M11 M9:2 = 32:SD16 55 = 1+18+36 Pairs of points in the 11-point permutation representation
M12 M10:2 = A6.22 = PΓL(2,9) 66 = 1+20+45 Pairs of points, or pairs of complementary blocks of S(5,6,12), in the 12-point permutation representation; two classes
M22 24:A6 77 = 1+16+60 Blocks of S(3,6,22)
J2 U3(3) 100 = 1+36+63 Suzuki chain; the action on the vertices of the Hall-Janko graph
Higman-Sims group HS M22 100 = 1+22+77 The action on the vertices of the Higman-Sims graph
M22 A7 176 = 1+70+105 Two classes
M23 M21:2 = L3(4):22 = PΣL(3,4) 253 = 1+42+210 Pairs of points in the 23-point permutation representation
M23 24:A7 253 = 1+112+140 Blocks of S(4,7,23)
McLaughlin group McL U4(3) 275 = 1+112+162 The action on the vertices of the McLaughlin graph
M24 M22:2 276 = 1+44+231 Pairs of points in the 24-point permutation representation
G2(3) U3(3):2 351 = 1+126+244 Two classes
G2(4) J2 416 = 1+100+315 Suzuki chain
M24 M12:2 1288 = 1+495+792 Pairs of complementary dodecads in the 24-point permutation representation
Suzuki group Suz G2(4) 1782 = 1+416+1365 Suzuki chain
G2(4) U3(4):2 2016 = 1+975+1040
Co2 PSU6(2):2 2300 = 1+891+1408
Rudvalis group Ru 2F4(2) 4060 = 1+1755+2304
Fi22 2.PSU6(2) 3510 = 1+693+2816 3-transpositions
Fi22 Ω7(3) 14080 = 1+3159+10920 Two classes
Fi23 2.Fi22 31671 = 1+3510+28160 3-transpositions
G2(8).3 SU3(8).6 130816 = 1+32319+98496
Fi23 8+(3).S3 137632 = 1+28431+109200
Fi24' Fi23 306936 = 1+31671+275264 3-transpositions


  1. ^ The three orbits are: the fixed pair itself; those pairs having one element in common with the fixed pair; and those pairs having no element in common with the fixed pair.


  • Bannai, Eiichi (1971–72), "Maximal subgroups of low rank of finite symmetric and alternating groups", Journal of the Faculty of Science. University of Tokyo. Section IA. Mathematics, 18: 475–486, ISSN 0040-8980, MR 0357559
  • Brouwer, A. E.; Cohen, A. M.; Neumaier, Arnold (1989), Distance-regular graphs, Ergebnisse der Mathematik und ihrer Grenzgebiete (3) [Results in Mathematics and Related Areas (3)], vol. 18, Berlin, New York: Springer-Verlag, ISBN 978-3-540-50619-5, MR 1002568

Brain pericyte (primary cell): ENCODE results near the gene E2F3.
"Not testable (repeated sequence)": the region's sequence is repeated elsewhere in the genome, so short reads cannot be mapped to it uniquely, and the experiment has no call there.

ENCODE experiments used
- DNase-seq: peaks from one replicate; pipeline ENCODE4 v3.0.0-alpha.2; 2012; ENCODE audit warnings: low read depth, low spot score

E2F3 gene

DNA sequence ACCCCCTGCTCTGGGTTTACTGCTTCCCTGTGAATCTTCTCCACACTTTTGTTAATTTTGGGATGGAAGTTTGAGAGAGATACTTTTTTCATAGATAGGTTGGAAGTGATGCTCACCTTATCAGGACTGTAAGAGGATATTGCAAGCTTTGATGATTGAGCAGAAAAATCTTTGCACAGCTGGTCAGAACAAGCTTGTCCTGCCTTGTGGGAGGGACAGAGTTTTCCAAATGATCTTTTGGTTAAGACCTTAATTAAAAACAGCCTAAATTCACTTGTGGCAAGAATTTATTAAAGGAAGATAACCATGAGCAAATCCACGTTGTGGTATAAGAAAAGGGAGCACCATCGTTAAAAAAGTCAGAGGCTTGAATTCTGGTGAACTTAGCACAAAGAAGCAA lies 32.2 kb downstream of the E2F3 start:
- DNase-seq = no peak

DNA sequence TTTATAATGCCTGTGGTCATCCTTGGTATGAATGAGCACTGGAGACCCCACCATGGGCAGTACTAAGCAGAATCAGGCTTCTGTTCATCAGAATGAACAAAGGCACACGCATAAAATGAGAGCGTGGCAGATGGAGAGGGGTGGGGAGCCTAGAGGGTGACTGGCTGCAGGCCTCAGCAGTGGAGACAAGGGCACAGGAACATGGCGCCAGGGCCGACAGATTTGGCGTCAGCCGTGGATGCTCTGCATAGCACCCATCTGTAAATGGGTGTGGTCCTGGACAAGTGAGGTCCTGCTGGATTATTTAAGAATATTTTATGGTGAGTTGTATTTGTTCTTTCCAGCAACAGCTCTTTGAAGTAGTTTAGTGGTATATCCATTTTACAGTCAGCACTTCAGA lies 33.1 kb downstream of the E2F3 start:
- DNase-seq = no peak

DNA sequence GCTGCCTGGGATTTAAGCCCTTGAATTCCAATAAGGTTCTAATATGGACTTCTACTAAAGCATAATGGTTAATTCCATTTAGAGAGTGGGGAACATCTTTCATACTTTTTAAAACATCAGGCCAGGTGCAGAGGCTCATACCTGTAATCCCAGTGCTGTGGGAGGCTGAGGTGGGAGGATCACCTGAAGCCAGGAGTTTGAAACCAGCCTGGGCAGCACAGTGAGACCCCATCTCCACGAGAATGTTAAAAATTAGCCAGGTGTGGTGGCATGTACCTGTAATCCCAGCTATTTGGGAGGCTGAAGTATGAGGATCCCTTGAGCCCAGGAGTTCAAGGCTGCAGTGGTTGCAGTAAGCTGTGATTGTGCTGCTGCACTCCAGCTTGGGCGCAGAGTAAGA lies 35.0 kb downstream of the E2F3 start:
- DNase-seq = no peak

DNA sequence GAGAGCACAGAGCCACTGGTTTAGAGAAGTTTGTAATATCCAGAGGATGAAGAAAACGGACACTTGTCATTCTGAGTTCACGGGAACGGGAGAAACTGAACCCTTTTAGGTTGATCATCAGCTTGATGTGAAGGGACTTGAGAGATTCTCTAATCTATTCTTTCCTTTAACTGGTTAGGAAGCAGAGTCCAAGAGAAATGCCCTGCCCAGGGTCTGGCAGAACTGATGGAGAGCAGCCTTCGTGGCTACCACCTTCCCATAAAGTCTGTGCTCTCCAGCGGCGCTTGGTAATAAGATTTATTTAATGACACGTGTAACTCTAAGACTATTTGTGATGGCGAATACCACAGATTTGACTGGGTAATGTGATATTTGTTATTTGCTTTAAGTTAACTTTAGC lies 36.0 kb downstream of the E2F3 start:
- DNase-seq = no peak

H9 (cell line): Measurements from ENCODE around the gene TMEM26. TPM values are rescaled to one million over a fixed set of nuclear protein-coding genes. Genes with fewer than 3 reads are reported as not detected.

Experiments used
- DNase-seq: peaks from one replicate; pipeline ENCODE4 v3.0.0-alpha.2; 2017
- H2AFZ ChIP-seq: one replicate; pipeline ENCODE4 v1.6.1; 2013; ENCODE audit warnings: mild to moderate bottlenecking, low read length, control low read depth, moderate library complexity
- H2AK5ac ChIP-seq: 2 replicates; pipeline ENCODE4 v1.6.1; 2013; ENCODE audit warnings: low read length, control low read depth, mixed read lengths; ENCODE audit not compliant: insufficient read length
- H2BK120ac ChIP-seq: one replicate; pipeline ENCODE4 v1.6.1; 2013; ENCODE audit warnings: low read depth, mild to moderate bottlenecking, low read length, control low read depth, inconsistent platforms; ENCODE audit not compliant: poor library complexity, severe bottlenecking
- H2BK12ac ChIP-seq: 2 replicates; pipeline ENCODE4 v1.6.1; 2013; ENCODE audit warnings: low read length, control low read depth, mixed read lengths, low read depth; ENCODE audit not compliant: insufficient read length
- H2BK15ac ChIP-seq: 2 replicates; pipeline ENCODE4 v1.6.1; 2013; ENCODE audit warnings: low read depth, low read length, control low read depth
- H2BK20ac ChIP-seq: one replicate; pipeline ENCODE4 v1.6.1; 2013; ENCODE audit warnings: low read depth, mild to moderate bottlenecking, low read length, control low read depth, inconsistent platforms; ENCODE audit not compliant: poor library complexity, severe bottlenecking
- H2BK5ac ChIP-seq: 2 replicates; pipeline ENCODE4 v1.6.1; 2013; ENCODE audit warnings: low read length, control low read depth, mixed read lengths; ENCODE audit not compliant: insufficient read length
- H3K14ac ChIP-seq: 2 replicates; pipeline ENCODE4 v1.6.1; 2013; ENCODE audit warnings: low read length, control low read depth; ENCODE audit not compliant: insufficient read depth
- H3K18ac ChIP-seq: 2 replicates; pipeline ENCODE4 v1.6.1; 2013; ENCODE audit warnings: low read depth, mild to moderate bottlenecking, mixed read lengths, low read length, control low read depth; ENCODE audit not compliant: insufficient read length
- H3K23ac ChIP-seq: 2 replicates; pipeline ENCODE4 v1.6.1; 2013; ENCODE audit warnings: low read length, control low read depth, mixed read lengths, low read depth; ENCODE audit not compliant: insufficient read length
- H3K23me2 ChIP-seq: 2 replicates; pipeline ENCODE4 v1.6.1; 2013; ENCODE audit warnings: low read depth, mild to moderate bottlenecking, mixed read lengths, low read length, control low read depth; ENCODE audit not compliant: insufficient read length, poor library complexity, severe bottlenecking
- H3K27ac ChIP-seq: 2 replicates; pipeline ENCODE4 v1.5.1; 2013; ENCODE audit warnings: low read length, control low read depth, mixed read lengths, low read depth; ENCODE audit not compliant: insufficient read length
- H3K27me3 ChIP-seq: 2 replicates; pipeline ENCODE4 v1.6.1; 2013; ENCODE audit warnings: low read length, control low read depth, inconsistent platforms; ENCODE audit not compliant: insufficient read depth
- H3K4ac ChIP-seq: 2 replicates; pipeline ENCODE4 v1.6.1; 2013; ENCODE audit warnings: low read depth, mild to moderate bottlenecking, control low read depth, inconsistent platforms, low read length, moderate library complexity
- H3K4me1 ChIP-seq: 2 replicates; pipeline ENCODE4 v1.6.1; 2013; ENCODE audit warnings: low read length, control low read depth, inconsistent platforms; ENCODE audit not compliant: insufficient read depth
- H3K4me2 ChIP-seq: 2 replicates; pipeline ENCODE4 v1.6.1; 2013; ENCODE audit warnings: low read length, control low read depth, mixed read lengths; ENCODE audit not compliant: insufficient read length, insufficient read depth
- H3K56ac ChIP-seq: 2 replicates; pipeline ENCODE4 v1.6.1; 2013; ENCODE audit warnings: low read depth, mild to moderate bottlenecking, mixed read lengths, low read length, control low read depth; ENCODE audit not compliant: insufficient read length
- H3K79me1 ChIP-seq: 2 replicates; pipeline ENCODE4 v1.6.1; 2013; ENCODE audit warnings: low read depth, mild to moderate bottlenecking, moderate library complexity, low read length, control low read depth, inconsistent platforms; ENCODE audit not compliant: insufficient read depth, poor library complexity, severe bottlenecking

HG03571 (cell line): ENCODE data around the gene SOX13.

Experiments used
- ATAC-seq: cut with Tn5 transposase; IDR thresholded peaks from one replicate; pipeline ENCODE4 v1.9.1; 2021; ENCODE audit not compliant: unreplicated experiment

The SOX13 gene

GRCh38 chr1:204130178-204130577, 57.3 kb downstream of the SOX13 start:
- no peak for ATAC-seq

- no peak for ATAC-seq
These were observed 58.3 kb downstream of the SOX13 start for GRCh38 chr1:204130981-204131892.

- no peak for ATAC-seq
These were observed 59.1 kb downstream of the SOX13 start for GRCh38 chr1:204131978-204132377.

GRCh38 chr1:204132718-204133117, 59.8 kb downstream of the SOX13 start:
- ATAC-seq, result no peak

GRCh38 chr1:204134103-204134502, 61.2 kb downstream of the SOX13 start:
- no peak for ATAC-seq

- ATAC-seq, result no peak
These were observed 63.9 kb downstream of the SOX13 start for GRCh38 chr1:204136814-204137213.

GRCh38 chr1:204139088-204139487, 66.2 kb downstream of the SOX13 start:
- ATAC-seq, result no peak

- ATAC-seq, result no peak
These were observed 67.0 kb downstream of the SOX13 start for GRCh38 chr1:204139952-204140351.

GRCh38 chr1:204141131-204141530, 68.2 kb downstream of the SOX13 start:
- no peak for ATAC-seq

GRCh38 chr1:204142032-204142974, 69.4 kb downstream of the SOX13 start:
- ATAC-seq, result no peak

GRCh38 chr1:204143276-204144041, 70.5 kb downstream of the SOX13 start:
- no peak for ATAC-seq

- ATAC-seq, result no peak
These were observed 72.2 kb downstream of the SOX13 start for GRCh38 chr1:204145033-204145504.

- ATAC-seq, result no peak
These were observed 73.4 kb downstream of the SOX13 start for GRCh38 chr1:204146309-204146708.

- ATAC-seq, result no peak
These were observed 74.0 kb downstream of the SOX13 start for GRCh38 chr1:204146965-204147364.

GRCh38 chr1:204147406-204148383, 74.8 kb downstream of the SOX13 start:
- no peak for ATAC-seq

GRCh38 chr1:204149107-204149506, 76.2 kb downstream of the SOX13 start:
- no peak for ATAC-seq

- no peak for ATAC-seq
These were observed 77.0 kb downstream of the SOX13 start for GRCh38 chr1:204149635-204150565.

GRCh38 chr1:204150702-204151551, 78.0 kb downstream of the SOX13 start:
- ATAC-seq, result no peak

• Cameron, Peter J. (1981), "Finite permutation groups and finite simple groups", The Bulletin of the London Mathematical Society, 13 (1): 1–22, CiteSeerX, doi:10.1112/blms/13.1.1, ISSN 0024-6093, MR 0599634
  • Higman, Donald G. (1964), "Finite permutation groups of rank 3" (PDF), Mathematische Zeitschrift, 86 (2): 145–156, doi:10.1007/BF01111335, hdl:2027.42/46298, ISSN 0025-5874, MR 0186724
  • Higman, Donald G. (1971), "A survey of some questions and results about rank 3 permutation groups", Actes du Congrès International des Mathématiciens (Nice, 1970), vol. 1, Gauthier-Villars, pp. 361–365, MR 0427435
  • Kantor, William M.; Liebler, Robert A. (1982), "The rank 3 permutation representations of the finite classical groups" (PDF), Transactions of the American Mathematical Society, 271 (1): 1–71, doi:10.2307/1998750, ISSN 0002-9947, JSTOR 1998750, MR 0648077
  • Liebeck, Martin W. (1987), "The affine permutation groups of rank three", Proceedings of the London Mathematical Society, Third Series, 54 (3): 477–516, CiteSeerX, doi:10.1112/plms/s3-54.3.477, ISSN 0024-6115, MR 0879395
  • Liebeck, Martin W.; Saxl, Jan (1986), "The finite primitive permutation groups of rank three", The Bulletin of the London Mathematical Society, 18 (2): 165–172, doi:10.1112/blms/18.2.165, ISSN 0024-6093, MR 0818821